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Slaughter: ladies, what's your favourite method/tool? I'm still figuring mine out, looking for ideas

Discussion in 'Meat Birds ETC' started by Phoenixxx, Jun 23, 2016.

  1. Phoenixxx

    Phoenixxx Chillin' With My Peeps

    So, I used to use a great, big machete and had really good success lopping heads in one swing. Thing is, the owner of that machete took it with him when he left some time ago. Since then, I've tried various hatchets (sharp), adjusted the height of my chopping block and even bought a new machete (about a third the size of my ex's, with a razor-sharp edge put on it) and had nothing but disastrous results :( I have a batch of meat birds due for processing soon, as well as numerous surplus cockerels approaching maturity; I'll be sick or die of guilt if I can't provide them with the instant, humane death they deserve!

    What is your favourite method, and why? What tool do you use and what makes it work for you? I am addressing this to the ladies because we're just a wee bit different from all you burly, tough-as-nails men out there :p
  2. pauleberly

    pauleberly Chillin' With My Peeps

    Mar 21, 2016
    East TN
    I wish they would make bigger siscors that looked like these dog nail clippers. That way you could just slip it around a neck and clean off.


    How easy would that be? Lol
    1 person likes this.
  3. Phoenixxx

    Phoenixxx Chillin' With My Peeps

    I attempted pruning loppers - i found they just slid, pushing the poor bird's neck right out as opposed to cutting it like it would an apple sucker :( Mind you, I do have large birds - i'D have to pluck their necks bare for the loppers to even stand a chance of gripping and cutting! And how stressed would they be after the plucking? Not fair, not nice.
  4. pauleberly

    pauleberly Chillin' With My Peeps

    Mar 21, 2016
    East TN
    Yeah, you would really need something that their neck could rest in.

    Maybe you need something harder behind your chopping block? A good solid meat cleaver shield also be able to chop a head clean off.

    Do you think it's the tools? Maybe you could use a power tool like a sawzaw or a jig saw? I would think even an angle grinder would be able to do it fast
  5. Phoenixxx

    Phoenixxx Chillin' With My Peeps

    No power tools. I only have two hands and they'd be messy. A chop saw with a meat blade, maybe... but I don't have the money for that.

    Pretty sure it's the tools. I'm using the same block as before. I think it's partly the length and partly the weight - I'm just not getting a swift/strong enough swing to get through all the way. There's a really nice blade down at the army & navy that I think might do the job, but it's $65; that's an awful lot for me to gamble right now, especially if it winds up not working for me.

    I've been trying to borrow my ex's machete but he doesn't want to lend it to me for fear of the lives of others (the handle is a bit thick for my little paws - I nearly hit my mother when it slipped from my hand while slicing brush one day). I do have some steel lying around so I'm thinking about just making my own so I asked my ex if I could at least use his (which is a homemade machete) to trace a pattern.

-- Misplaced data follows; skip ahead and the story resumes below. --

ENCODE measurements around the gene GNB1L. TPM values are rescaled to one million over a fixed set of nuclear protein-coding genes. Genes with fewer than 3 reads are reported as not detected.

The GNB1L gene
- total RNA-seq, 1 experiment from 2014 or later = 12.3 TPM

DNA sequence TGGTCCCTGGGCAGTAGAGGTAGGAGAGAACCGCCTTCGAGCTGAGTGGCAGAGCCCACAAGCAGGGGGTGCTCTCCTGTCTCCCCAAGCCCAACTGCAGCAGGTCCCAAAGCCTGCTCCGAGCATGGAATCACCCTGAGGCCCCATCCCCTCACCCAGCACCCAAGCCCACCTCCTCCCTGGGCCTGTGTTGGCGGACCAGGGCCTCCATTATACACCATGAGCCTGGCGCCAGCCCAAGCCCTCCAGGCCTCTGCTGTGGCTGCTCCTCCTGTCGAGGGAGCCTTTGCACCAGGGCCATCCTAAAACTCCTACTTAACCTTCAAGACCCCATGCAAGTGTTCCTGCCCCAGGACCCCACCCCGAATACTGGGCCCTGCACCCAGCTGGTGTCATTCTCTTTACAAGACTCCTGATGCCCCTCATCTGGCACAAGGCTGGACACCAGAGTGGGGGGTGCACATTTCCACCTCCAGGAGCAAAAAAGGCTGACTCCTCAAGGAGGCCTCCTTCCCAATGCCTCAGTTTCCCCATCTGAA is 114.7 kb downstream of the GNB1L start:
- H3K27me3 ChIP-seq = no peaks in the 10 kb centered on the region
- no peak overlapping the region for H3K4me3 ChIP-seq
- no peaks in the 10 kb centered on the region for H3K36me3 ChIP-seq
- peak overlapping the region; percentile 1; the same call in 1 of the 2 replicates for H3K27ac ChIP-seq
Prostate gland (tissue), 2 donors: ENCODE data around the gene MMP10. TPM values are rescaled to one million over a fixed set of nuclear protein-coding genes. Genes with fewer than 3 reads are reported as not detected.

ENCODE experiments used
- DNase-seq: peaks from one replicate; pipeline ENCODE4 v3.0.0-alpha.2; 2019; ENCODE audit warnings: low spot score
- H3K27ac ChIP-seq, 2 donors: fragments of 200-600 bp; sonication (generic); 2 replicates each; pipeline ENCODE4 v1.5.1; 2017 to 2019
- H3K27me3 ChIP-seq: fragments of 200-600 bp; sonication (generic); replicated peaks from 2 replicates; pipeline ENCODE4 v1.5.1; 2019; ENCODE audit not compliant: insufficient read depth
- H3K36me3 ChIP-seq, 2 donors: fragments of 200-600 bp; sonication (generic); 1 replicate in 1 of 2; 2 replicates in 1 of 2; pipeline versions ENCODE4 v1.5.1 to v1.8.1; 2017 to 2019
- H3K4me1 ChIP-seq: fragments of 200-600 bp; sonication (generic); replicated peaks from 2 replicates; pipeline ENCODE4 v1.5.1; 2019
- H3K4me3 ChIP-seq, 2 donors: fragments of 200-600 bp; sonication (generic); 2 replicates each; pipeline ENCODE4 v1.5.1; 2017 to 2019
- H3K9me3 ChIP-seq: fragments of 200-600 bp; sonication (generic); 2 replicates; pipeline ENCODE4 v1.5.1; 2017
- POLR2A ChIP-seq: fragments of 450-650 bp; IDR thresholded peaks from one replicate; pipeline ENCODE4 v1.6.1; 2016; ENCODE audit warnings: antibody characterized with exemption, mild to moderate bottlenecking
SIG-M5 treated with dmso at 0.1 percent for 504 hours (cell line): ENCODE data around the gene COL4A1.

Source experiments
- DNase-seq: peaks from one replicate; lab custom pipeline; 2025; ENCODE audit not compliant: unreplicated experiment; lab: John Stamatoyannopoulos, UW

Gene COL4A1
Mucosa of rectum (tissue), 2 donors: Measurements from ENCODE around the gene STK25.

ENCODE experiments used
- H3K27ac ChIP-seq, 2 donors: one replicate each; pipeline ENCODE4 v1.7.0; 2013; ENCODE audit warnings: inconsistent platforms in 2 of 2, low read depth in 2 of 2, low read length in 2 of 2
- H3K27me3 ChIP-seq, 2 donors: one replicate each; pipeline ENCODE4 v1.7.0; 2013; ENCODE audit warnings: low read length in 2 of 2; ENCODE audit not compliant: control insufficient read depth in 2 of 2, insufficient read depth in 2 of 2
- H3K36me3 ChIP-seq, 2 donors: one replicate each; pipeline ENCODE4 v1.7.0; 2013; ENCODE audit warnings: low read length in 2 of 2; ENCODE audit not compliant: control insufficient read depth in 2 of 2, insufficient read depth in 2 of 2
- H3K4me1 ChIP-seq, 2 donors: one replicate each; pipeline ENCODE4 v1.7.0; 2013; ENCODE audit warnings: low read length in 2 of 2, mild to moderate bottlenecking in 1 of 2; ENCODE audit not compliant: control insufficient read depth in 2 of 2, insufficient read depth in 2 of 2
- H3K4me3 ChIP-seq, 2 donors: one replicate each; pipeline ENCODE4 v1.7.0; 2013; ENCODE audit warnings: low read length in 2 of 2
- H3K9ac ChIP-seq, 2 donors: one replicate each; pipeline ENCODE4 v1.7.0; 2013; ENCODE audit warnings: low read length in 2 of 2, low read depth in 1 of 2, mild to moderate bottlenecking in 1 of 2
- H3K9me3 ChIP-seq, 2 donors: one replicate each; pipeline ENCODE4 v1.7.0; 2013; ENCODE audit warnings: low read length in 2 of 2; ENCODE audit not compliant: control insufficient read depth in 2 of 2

6. pauleberly

    pauleberly Chillin' With My Peeps

    Mar 21, 2016
    East TN
    when I butchered rabbits, I used nails to hold the head. Try doing something to hold the head, one hand on the body, and et you a good swing going.

    Maybe a big meat cleaver or even a nice victorinox chef knife. They are very sharp! Also, do you know how to hone or sharpen a blade yourself?
  7. Phoenixxx

    Phoenixxx Chillin' With My Peeps

    Yes, I used head-holding nails for my most recent kill. Normally, though, I can get them to stretch their necks for me (using a trick my ex showed me) but this last guy refused to comply :p

    Meat cleaver did occur to me to try, but I wonder if the length would still be too short for me. The blade I used to use is about three feet long, my hatchets and current machete are all half that length, or less. Starting to think I maybe should have studied physics, ha ha!

    Yes, I can sharpen a blade and have the tools to do so. Making an edge that will hold on mediocre steel will be a challenge, though.
  8. Luanne Hott

    Luanne Hott Out Of The Brooder

    Feb 7, 2011
    Blairsville, GA
    I started out with a meat cleaver, but have since changed to a method I feel is more humane. I do the broomstick method, then put them in the cone and bleed them out.
  9. highrockieschic

    highrockieschic Out Of The Brooder

    May 12, 2014
    I killed my first chicken yesterday. I actually did 2 of them. I watched a YouTube video called "respectful chicken harvest." The lady holds the chicken, but you could easily use a cone. I did mine the same way she did in the video because I don't have a cone. It was pretty quick and non-violent. You just have to have a razor-sharp knife. I actually used a new single edge razor because my knife wasn't sharp enough.
  10. cassie

    cassie Overrun With Chickens

    Mar 19, 2009
    The first chicken I killed, I tied his legs together with baling twine, hung him at a convenient height, and whacked off his head with a LARGE pair of sharp pruning shears. Later I discarded the shears and used a utility knife to sever the jugulars. I like this method a lot better. The utility knife uses razor blades and it is very sharp. I find that the chickens bleed out a lot better this way, and the sharper the blade, the less pain it causes.
    2 people like this.

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